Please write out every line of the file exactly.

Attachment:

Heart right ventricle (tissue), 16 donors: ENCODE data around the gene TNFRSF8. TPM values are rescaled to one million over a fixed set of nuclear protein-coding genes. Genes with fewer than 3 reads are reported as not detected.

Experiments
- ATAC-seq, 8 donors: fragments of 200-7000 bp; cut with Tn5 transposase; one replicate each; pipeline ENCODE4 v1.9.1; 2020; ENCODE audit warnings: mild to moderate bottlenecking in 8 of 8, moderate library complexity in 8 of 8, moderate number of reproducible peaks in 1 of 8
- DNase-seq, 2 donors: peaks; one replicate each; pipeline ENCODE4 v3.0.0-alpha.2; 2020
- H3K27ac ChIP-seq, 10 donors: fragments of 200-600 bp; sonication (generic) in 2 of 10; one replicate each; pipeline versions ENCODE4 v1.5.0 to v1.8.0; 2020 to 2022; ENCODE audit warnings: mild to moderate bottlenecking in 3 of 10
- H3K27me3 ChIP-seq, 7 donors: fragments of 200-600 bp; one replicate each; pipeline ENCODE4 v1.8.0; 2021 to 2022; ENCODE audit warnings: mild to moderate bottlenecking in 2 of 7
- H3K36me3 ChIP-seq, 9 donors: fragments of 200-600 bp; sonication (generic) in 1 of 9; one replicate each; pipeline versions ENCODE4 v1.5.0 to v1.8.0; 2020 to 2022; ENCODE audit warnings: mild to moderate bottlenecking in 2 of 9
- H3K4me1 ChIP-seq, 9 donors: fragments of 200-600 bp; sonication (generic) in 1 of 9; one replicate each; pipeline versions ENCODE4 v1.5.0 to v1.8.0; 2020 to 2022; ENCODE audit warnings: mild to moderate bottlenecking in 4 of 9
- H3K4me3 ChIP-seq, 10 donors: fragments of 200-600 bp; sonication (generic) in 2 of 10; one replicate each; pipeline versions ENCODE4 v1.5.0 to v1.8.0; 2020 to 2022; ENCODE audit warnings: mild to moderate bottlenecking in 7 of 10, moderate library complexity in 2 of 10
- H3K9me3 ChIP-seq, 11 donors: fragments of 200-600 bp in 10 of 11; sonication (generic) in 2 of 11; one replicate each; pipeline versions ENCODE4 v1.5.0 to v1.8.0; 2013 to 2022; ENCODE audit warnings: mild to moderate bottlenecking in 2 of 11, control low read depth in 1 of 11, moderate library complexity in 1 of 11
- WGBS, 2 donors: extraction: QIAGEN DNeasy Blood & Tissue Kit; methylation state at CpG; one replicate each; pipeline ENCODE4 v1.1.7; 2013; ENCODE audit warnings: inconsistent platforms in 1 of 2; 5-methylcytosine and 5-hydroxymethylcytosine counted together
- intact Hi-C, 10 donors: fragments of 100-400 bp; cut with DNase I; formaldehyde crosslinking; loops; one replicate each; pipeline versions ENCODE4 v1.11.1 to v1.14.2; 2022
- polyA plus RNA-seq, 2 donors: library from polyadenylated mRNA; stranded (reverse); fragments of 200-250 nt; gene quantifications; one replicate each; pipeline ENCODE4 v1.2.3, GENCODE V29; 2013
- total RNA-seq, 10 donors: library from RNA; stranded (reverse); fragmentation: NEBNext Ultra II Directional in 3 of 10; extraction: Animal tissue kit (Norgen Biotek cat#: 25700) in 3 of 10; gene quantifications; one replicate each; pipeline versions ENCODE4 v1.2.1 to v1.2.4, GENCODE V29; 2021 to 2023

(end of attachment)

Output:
Heart right ventricle (tissue), 16 donors: ENCODE data around the gene TNFRSF8. TPM values are rescaled to one million over a fixed set of nuclear protein-coding genes. Genes with fewer than 3 reads are reported as not detected.

Experiments
- ATAC-seq, 8 donors: fragments of 200-7000 bp; cut with Tn5 transposase; one replicate each; pipeline ENCODE4 v1.9.1; 2020; ENCODE audit warnings: mild to moderate bottlenecking in 8 of 8, moderate library complexity in 8 of 8, moderate number of reproducible peaks in 1 of 8
- DNase-seq, 2 donors: peaks; one replicate each; pipeline ENCODE4 v3.0.0-alpha.2; 2020
- H3K27ac ChIP-seq, 10 donors: fragments of 200-600 bp; sonication (generic) in 2 of 10; one replicate each; pipeline versions ENCODE4 v1.5.0 to v1.8.0; 2020 to 2022; ENCODE audit warnings: mild to moderate bottlenecking in 3 of 10
- H3K27me3 ChIP-seq, 7 donors: fragments of 200-600 bp; one replicate each; pipeline ENCODE4 v1.8.0; 2021 to 2022; ENCODE audit warnings: mild to moderate bottlenecking in 2 of 7
- H3K36me3 ChIP-seq, 9 donors: fragments of 200-600 bp; sonication (generic) in 1 of 9; one replicate each; pipeline versions ENCODE4 v1.5.0 to v1.8.0; 2020 to 2022; ENCODE audit warnings: mild to moderate bottlenecking in 2 of 9
- H3K4me1 ChIP-seq, 9 donors: fragments of 200-600 bp; sonication (generic) in 1 of 9; one replicate each; pipeline versions ENCODE4 v1.5.0 to v1.8.0; 2020 to 2022; ENCODE audit warnings: mild to moderate bottlenecking in 4 of 9
- H3K4me3 ChIP-seq, 10 donors: fragments of 200-600 bp; sonication (generic) in 2 of 10; one replicate each; pipeline versions ENCODE4 v1.5.0 to v1.8.0; 2020 to 2022; ENCODE audit warnings: mild to moderate bottlenecking in 7 of 10, moderate library complexity in 2 of 10
- H3K9me3 ChIP-seq, 11 donors: fragments of 200-600 bp in 10 of 11; sonication (generic) in 2 of 11; one replicate each; pipeline versions ENCODE4 v1.5.0 to v1.8.0; 2013 to 2022; ENCODE audit warnings: mild to moderate bottlenecking in 2 of 11, control low read depth in 1 of 11, moderate library complexity in 1 of 11
- WGBS, 2 donors: extraction: QIAGEN DNeasy Blood & Tissue Kit; methylation state at CpG; one replicate each; pipeline ENCODE4 v1.1.7; 2013; ENCODE audit warnings: inconsistent platforms in 1 of 2; 5-methylcytosine and 5-hydroxymethylcytosine counted together
- intact Hi-C, 10 donors: fragments of 100-400 bp; cut with DNase I; formaldehyde crosslinking; loops; one replicate each; pipeline versions ENCODE4 v1.11.1 to v1.14.2; 2022
- polyA plus RNA-seq, 2 donors: library from polyadenylated mRNA; stranded (reverse); fragments of 200-250 nt; gene quantifications; one replicate each; pipeline ENCODE4 v1.2.3, GENCODE V29; 2013
- total RNA-seq, 10 donors: library from RNA; stranded (reverse); fragmentation: NEBNext Ultra II Directional in 3 of 10; extraction: Animal tissue kit (Norgen Biotek cat#: 25700) in 3 of 10; gene quantifications; one replicate each; pipeline versions ENCODE4 v1.2.1 to v1.2.4, GENCODE V29; 2021 to 2023